Could a super-PEG center serving the needs of an entire county, rather than an aggregation of smaller PEGS tied to specific cities, be a way to ensure the future of public access while preserving its vibrant culture?
Sam Gold, the man behind the effort, thinks so. He's assembled a team consisting of several former SF public-access producers and is actively pursuing getting the necessary approval from various city councils. He calls the effort "an upside down model," since he's invested $40,000 of his own money into equipment. In his mind, they key question is to whether the center can be established on public space, which would alleviate the biggest operating cost, that of renting a facility. If successful, Gold's model could be replicated in other markets, offering a third option to the public-access crisis besides ceasing operations or acquiescing to the imperfections of open source. "Wonder if we can get the old 'Newsroom' crew back together?" Gold ponders during a lunch with Laughridge and several other public-access veterans. Laughridge just looks at him and smiles.
Eric K. Arnold wrote this story as part of a series produced by the G.W. Williams Center for Independent Journalism for a media policy fellowship sponsored by The Media Consortium
BAVC Board under the direction of ITVS VP Bathsheba Malsheen who is also the chair of Bay Area Video Coalition which runs San Francisco Community Access called the police on community access producers at the BAVC board meeting in 2010 at one of their supposedly open meetings. They also refuse to post the minutes of their meetings even though this is required under SF city rules for "non-profits" who get city funding. Apparently the city's technology department is not enforcing these regulations and oversight of this Malsheen operation.
Malsheen has banned any video taping or even photographs at the SF public funded BAVC which runs the community access station in San Francisco
While The BAVC motto talks about telling stories that are trying to censor stories about the state of community access in San Francisco. So much for honesty
Bathsheba Malsheen Taking The Money and Running? “potential misapplication of funds by certain former employees”.
Tvia Directors Take The Money And Run
A day after voting themselves $20,000 in cash for “past services” and a day before their company filed for bankruptcy, three directors of Tvia, a fabless — and profitless — Santa Clara company focused on chips for digital displays, called it quits Tuesday, according to a filingThursday.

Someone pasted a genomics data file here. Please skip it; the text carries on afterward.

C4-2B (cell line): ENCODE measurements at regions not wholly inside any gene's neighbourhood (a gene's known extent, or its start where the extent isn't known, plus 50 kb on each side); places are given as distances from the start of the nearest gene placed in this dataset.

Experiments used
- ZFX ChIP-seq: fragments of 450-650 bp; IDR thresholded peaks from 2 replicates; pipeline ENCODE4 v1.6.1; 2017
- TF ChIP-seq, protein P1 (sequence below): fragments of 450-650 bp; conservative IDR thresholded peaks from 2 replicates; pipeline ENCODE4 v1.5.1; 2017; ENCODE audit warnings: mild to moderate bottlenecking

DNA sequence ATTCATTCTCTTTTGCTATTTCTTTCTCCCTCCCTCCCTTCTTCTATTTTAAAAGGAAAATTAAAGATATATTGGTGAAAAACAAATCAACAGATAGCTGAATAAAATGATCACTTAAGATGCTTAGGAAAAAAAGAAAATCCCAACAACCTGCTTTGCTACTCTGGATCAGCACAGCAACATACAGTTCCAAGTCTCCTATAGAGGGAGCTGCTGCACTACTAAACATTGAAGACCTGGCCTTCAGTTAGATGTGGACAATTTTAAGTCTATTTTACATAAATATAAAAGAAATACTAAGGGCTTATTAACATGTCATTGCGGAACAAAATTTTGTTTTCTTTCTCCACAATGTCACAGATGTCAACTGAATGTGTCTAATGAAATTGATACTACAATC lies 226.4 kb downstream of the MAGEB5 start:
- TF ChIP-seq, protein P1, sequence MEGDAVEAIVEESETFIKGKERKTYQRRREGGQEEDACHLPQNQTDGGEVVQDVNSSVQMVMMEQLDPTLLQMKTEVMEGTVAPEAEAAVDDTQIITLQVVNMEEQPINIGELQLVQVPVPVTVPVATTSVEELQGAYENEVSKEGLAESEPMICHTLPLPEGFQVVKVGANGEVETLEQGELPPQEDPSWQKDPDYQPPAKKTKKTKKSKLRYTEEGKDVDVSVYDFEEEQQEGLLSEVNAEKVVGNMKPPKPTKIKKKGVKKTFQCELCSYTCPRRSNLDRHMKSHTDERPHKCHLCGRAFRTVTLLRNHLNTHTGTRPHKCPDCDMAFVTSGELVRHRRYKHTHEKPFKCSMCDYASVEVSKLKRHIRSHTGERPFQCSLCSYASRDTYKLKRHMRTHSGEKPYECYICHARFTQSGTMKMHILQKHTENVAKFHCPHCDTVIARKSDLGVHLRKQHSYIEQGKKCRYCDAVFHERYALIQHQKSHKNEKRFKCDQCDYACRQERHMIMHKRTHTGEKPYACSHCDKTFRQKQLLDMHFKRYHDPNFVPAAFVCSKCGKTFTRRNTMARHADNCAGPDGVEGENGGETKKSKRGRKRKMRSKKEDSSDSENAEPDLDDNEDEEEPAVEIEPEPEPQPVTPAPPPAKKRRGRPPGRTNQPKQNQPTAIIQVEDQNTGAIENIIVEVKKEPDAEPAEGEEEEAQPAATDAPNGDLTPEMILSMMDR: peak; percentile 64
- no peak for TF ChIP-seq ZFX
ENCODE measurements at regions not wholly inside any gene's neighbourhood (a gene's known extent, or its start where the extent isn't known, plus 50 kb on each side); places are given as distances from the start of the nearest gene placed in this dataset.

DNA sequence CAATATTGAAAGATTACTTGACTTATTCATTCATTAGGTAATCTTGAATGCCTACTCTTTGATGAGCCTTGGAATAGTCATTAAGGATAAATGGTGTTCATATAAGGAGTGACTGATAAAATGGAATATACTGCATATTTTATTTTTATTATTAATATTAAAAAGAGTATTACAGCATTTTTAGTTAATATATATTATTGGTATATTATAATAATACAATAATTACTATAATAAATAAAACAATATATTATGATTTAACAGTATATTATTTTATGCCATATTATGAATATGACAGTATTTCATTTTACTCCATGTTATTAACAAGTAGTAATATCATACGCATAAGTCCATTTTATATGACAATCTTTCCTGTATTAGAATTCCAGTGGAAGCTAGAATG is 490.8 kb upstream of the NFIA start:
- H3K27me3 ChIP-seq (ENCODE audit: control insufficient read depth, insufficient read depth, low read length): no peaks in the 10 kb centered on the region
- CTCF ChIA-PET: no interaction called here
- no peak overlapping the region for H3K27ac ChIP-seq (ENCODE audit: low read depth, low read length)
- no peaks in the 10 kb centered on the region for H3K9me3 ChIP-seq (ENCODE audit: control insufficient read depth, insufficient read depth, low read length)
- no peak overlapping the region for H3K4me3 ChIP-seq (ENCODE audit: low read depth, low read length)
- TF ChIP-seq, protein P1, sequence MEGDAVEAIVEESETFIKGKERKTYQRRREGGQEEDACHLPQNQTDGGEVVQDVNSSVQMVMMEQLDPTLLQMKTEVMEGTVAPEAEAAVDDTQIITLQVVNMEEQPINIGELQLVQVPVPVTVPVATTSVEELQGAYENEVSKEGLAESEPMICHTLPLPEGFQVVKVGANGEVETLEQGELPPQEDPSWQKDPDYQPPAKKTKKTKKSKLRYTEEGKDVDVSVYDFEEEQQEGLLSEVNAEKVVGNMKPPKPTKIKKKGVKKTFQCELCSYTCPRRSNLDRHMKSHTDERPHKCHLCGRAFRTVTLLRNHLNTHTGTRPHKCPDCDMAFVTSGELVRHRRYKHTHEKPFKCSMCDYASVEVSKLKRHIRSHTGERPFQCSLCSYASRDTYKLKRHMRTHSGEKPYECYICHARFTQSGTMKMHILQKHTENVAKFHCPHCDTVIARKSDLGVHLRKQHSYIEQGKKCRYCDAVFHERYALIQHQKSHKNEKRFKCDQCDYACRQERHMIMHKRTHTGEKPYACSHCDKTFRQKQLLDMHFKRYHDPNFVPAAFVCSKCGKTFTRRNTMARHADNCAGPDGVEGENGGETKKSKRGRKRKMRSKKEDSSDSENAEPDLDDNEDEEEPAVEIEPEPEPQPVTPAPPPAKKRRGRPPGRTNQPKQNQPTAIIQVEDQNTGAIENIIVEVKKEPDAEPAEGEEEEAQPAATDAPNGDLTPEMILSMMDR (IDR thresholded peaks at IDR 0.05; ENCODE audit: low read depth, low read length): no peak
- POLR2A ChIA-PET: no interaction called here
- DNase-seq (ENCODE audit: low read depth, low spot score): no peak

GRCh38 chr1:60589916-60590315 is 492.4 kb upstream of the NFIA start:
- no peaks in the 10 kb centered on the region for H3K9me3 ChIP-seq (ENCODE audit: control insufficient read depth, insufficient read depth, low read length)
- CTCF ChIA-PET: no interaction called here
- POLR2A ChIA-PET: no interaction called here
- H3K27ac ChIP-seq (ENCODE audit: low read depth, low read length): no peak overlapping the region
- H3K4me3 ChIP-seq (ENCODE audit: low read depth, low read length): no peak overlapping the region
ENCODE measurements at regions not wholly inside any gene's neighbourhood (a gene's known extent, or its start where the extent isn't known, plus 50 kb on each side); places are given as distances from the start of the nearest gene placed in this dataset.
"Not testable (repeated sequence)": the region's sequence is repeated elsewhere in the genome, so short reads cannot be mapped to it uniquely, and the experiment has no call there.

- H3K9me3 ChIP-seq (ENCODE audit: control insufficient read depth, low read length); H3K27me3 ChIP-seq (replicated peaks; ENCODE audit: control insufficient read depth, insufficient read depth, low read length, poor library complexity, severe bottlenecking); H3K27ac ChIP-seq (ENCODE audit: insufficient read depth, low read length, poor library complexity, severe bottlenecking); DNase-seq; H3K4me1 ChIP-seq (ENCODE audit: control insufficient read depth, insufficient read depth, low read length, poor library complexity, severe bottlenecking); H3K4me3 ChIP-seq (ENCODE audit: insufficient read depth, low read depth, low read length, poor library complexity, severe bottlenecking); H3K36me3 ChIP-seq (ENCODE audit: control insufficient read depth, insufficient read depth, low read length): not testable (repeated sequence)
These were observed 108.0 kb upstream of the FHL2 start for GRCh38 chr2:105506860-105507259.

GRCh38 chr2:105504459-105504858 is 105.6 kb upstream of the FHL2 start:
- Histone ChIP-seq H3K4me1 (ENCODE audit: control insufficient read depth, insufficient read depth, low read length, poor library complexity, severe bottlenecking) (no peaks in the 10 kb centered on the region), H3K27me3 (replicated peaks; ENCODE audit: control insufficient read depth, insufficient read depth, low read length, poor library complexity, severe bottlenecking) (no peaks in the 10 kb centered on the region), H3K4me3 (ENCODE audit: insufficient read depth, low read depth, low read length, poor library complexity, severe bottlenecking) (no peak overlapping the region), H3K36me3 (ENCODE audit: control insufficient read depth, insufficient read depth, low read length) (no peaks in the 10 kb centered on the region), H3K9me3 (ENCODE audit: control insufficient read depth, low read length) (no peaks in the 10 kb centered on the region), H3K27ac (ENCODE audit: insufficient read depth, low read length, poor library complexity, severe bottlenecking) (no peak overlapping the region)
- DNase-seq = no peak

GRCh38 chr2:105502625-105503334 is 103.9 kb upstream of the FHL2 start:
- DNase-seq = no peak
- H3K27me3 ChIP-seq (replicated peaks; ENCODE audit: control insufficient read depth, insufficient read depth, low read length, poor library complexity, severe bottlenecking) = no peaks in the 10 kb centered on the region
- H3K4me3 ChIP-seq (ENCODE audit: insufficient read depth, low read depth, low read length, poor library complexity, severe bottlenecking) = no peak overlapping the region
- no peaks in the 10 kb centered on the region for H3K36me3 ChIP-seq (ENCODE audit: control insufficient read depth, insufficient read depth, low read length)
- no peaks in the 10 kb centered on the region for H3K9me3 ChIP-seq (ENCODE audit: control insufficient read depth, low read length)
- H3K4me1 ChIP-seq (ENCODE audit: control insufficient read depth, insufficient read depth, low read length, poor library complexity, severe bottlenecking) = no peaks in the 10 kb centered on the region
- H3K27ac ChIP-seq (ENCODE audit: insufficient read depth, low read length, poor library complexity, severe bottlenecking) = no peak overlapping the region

Among those resigning was Bathsheba Malsheen, who was first appointed to the board in May, along with William Walker. Malsheen is currently chief executive of Mino Wireless, a Santa Clara provider of roaming services for mobile phone operators. Walker, who remains on the board along with David Levi, is a vice president of Hi/fn, a Los Gatos chip company. Also quitting were BaiChuan Du, who has served as chair of China’s HDTV Experts Group, and Bruce Berkoff, chair of the LCD TV Association.
The board decided that, in addition to the one-time $20,000 payments, its two remaining directors will also be entitled to receive an 5,000 for every month they continue to serve.
Tvia also agreed to pay its CEO, Eli Porat, a $15,000 bonus per month for the next year in addition to his $240,000 annual salary, as long as he doesn’t quit. The board also set up a Transaction Bonus Plan designed to provide bonus payments in the case of a “Liquidity Event”, with the total pool equal to 5 percent of any net proceeds, with Porat eligible to receive half of that.
Since its founding in 1993 as Intergraphics Systems, Tvia has incurred “significant operating losses”, which totaled $86.8 million at end of its quarter ended Sept. 30, 2006, the last period for which the company has filed results with the Securities and Exchange Commission.
In May, the company got a subpoena from the SEC, which turned its initial inquiry into a formal investigation of the company’s past accounting practices, including “potential misapplication of funds by certain former employees”. In January, Tvia’s board concluded that “all earnings press releases and similar communications” in the past “should not be relied upon.”